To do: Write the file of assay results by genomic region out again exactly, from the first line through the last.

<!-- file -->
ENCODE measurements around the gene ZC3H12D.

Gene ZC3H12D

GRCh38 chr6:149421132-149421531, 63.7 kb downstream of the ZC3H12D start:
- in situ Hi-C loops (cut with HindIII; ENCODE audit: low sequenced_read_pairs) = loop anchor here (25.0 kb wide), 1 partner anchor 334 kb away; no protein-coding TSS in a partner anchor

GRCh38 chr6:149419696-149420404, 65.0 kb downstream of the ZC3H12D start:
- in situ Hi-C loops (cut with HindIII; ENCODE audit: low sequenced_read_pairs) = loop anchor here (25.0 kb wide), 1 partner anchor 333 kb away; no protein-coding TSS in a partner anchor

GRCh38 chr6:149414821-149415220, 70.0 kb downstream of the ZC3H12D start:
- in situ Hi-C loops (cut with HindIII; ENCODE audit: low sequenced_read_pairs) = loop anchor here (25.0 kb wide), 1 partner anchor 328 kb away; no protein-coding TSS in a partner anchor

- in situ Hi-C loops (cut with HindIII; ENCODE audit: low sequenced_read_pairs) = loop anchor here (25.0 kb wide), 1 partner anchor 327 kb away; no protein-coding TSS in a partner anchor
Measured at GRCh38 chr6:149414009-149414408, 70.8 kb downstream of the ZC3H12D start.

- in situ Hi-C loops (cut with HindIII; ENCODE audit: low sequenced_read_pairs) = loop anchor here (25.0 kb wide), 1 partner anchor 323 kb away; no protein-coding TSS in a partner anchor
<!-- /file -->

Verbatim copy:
ENCODE measurements around the gene ZC3H12D.

Gene ZC3H12D

GRCh38 chr6:149421132-149421531, 63.7 kb downstream of the ZC3H12D start:
- in situ Hi-C loops (cut with HindIII; ENCODE audit: low sequenced_read_pairs) = loop anchor here (25.0 kb wide), 1 partner anchor 334 kb away; no protein-coding TSS in a partner anchor

GRCh38 chr6:149419696-149420404, 65.0 kb downstream of the ZC3H12D start:
- in situ Hi-C loops (cut with HindIII; ENCODE audit: low sequenced_read_pairs) = loop anchor here (25.0 kb wide), 1 partner anchor 333 kb away; no protein-coding TSS in a partner anchor

GRCh38 chr6:149414821-149415220, 70.0 kb downstream of the ZC3H12D start:
- in situ Hi-C loops (cut with HindIII; ENCODE audit: low sequenced_read_pairs) = loop anchor here (25.0 kb wide), 1 partner anchor 328 kb away; no protein-coding TSS in a partner anchor

- in situ Hi-C loops (cut with HindIII; ENCODE audit: low sequenced_read_pairs) = loop anchor here (25.0 kb wide), 1 partner anchor 327 kb away; no protein-coding TSS in a partner anchor
Measured at GRCh38 chr6:149414009-149414408, 70.8 kb downstream of the ZC3H12D start.

- in situ Hi-C loops (cut with HindIII; ENCODE audit: low sequenced_read_pairs) = loop anchor here (25.0 kb wide), 1 partner anchor 323 kb away; no protein-coding TSS in a partner anchor